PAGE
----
Plenty of local programs have similar goals, so you can also look into what food donation programs exist in your community. In Portland, Ore., the city’s Parks and Recreation Department began a program in 1995 called Produce for People that partners with hunger relief agencies to donate fruits and vegetables to food pantries. Dozens of the city’s community gardens participate, and many even plant a special section whose harvest is grown specifically for the organization.
While food waste in gardens may seem small compared to the much greater amounts of waste in the larger food system, every little bit we save from the landfill — and provide to someone in need — adds up.
Happy Holidays from everyone at Dolphin Blue. We hope your holidays will be filled with joy and laughter through the New Year.
Picture Source: Los Angeles Times
Last week, the Los Angeles Times posted a four part series titled “Products of Mexico.” Traveling across nine Mexican states, reporter Richard Marosi and photojournalist Don Bartletti observed and interviewed workers from various mega-farms.
They found that many farm laborers are trapped until the season harvest ends in rat-infested camps without beds or clean water. Many bathe in irrigation canals outside camps because water often runs out in the camp facilities.
The camp bosses illegally withhold their daily/weekly wages to prevent any of them from escaping. Some try but are caught and are forcefully brought back.
Farm workers become ill due to breathing in and interacting with harsh pesticides used to treat the produce causing them to uncontrollably cough and break out with rashes. The people who are too ill to work are put on a no-pay list and are not fed.
Product prices in the camps grocery stores are so high many of the farm workers end up in deep debt, some just days after arriving. All the products sold in the small grocery stores in the camps are not priced making it troublesome for the workers, 2 eggs can range from $1 to $2. Laborers who cannot read nor do math are unknowingly charged more for products.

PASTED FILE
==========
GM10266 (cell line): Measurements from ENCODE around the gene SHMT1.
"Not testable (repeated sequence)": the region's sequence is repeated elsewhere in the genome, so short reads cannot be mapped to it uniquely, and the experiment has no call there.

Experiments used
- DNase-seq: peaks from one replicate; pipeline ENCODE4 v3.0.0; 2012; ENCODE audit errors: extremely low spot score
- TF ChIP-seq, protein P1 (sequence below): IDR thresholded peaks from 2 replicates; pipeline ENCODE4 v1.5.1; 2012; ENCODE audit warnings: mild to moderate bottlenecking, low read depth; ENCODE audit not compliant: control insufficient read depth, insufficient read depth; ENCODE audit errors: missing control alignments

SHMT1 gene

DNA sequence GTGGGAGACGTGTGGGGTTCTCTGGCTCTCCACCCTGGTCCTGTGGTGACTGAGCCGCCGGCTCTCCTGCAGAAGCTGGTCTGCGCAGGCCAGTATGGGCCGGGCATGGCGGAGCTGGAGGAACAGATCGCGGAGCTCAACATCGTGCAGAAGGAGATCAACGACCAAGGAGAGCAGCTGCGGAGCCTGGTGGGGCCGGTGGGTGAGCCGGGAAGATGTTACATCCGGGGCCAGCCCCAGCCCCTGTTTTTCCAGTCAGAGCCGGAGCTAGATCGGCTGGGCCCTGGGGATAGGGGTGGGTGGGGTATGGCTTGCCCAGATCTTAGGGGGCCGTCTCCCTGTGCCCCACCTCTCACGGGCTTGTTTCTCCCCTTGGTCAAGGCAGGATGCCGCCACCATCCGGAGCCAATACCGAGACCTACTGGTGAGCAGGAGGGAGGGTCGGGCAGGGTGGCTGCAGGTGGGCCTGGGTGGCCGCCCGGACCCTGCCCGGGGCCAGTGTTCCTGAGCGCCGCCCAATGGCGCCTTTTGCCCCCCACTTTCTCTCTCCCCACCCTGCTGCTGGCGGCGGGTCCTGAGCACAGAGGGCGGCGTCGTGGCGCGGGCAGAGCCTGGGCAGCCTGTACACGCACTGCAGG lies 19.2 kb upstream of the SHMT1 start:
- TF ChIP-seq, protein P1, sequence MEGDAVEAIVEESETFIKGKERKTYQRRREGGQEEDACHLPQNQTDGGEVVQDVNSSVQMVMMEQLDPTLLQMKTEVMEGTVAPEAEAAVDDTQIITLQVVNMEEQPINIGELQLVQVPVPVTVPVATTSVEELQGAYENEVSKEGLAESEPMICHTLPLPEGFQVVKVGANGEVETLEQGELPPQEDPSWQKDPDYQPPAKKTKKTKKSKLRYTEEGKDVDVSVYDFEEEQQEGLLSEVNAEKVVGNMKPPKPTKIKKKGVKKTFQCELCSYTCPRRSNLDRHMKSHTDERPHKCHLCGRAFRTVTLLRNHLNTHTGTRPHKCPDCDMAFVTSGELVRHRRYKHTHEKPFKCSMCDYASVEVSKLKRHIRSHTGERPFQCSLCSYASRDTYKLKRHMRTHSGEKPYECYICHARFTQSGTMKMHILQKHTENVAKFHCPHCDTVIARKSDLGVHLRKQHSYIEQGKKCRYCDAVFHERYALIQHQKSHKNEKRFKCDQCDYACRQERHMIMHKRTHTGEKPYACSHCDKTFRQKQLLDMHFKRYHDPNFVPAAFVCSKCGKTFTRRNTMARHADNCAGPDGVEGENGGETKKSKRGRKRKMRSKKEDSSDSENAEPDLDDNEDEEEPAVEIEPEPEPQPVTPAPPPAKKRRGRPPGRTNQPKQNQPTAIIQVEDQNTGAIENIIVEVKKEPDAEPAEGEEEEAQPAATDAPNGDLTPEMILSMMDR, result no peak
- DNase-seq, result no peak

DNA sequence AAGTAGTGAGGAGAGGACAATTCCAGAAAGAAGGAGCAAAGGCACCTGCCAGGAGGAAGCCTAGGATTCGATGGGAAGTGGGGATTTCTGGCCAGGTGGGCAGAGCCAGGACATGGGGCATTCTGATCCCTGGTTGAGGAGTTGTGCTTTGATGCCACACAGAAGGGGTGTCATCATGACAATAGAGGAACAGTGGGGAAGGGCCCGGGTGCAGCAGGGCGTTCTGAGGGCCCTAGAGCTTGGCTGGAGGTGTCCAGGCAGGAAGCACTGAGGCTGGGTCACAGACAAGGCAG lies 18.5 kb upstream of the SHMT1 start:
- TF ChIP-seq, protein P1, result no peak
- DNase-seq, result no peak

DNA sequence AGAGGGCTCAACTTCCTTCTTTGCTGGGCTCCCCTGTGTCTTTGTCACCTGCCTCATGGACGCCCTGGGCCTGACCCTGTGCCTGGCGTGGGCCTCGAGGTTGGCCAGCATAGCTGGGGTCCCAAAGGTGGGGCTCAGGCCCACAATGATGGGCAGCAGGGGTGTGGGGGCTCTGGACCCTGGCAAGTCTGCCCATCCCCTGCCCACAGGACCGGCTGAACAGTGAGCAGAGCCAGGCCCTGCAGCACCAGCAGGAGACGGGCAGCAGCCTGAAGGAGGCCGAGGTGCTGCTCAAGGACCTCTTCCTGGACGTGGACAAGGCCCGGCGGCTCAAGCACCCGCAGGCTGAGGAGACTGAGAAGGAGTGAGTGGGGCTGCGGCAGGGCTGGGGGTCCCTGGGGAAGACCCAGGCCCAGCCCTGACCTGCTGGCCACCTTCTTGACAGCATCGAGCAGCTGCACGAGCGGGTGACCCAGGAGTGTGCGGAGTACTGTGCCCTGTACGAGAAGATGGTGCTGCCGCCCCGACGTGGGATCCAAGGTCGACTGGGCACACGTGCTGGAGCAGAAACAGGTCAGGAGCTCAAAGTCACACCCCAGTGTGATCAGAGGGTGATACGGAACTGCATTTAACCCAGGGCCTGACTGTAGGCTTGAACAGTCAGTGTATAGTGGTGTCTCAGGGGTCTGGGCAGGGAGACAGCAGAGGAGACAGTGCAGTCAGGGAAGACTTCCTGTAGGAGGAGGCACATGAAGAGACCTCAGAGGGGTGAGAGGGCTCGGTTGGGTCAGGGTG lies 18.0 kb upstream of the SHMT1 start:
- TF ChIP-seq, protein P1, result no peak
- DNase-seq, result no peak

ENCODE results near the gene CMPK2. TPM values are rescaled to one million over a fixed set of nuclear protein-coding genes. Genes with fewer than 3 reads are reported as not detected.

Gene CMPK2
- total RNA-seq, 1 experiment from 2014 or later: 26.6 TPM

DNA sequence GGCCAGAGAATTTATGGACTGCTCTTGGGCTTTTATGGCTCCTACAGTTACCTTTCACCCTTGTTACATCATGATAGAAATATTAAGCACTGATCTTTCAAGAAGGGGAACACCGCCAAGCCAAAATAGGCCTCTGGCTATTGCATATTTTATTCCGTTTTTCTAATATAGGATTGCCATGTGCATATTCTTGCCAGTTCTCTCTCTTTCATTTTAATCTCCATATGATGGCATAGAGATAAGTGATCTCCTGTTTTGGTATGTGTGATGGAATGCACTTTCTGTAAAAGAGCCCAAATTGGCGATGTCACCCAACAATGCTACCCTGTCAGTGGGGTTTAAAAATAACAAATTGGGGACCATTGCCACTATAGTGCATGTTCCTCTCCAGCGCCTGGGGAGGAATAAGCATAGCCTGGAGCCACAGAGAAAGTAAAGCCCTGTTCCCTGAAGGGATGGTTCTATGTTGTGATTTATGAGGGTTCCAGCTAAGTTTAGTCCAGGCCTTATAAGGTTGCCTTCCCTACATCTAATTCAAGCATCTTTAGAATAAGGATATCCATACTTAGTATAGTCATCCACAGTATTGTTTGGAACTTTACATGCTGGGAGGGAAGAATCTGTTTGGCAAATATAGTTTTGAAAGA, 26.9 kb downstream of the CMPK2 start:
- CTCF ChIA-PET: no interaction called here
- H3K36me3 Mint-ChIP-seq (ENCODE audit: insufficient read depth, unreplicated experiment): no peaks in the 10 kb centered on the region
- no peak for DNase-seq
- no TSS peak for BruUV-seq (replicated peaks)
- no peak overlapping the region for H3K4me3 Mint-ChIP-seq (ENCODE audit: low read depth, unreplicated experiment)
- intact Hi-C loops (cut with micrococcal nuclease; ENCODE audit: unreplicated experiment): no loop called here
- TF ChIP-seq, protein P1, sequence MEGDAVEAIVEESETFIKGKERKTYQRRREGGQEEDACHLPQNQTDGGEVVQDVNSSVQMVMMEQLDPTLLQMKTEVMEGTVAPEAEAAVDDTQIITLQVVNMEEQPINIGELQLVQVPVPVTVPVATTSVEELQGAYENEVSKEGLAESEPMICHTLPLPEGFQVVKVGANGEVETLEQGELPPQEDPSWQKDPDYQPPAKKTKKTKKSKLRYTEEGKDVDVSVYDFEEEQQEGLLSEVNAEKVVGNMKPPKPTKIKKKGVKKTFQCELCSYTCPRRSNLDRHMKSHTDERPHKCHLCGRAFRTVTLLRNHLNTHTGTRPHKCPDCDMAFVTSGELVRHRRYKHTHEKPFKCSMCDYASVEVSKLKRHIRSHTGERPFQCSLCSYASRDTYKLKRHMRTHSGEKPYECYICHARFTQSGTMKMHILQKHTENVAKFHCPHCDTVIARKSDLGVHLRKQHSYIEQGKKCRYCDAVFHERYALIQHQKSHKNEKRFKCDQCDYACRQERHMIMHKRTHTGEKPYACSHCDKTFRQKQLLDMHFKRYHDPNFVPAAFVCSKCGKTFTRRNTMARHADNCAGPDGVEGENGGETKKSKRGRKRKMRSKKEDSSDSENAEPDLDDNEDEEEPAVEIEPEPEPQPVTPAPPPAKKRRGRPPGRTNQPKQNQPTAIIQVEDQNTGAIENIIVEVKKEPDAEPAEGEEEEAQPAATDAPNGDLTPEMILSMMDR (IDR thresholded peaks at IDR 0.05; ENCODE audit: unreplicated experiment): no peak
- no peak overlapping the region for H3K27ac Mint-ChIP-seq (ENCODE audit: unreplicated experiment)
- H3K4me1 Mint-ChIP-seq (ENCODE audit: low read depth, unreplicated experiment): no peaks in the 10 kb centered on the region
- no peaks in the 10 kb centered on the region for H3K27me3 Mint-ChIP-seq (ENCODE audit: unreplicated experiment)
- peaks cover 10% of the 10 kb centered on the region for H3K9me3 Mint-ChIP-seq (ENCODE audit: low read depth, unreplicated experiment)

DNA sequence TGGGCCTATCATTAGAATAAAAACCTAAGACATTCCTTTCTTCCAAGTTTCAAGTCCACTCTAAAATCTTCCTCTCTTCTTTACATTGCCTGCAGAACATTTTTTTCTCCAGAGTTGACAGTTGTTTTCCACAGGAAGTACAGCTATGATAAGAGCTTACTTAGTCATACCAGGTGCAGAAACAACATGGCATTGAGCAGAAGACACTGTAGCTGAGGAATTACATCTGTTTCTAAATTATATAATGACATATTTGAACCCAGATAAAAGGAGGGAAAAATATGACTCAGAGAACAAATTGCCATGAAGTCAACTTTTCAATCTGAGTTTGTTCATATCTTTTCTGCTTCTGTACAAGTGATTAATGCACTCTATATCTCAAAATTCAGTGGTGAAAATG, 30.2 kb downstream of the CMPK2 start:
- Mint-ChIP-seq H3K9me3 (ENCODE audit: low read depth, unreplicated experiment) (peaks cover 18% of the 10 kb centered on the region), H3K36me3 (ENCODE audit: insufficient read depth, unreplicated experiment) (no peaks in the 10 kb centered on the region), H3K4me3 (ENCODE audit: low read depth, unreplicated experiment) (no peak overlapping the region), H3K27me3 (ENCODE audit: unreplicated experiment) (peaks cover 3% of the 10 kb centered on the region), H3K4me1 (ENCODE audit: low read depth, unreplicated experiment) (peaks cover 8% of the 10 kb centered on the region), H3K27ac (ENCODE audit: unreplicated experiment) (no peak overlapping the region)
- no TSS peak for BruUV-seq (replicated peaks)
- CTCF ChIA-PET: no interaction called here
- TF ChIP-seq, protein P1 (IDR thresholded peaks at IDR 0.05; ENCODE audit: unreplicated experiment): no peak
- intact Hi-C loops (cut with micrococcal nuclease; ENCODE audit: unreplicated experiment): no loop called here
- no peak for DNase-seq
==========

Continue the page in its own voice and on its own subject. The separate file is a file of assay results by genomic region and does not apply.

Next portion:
With false promises, these farm workers are brought to the mega-farms and remain there for months working 6 days a week and earn up to $8 to $12 a day.
Video Source: Los Angeles Times
Why do we value the produce more than the human caring for it?
It should be our social responsibility to change how this system has oppressed the farm workers, not only in Mexico, but throughout the world. Our commodity should not come at the expense of someone else’s life.
If you buy tomatoes, chili peppers, cucumbers or any product with the “Product of Mexico” sticker than you are a part of this. We must demand for big corporations to enforce or change their policies and help improve the lives the indigenous farm workers.
Los Angeles Times- Product of Mexico
Picture Source: Los Angeles Times
Part 1: Farm exports to the U.S. from Mexico have tripled to $7.6 billion in the last decade, enriching agribusinesses, distributors and retailers. But for thousands of farm laborers south of the border, the boom is a story of exploitation and extreme hardship.
Part 2: A raid exposes brutal conditions at Bioparques, one of Mexico’s biggest tomato exporters, which was a Wal-Mart supplier. But the effort to hold the grower accountable is looking more like a tale of impunity.
Part 3: The company store is supposed to be a lifeline for migrant farm laborers. But inflated prices drive people deep into debt. Many go home penniless, obliged to work off their debts at the next harvest.
Part 4: About 100,000 children under 14 pick crops for pay at small- and mid-size farms across Mexico, where child labor is illegal. Some of the produce they harvest reaches American consumers, helping to power an export boom.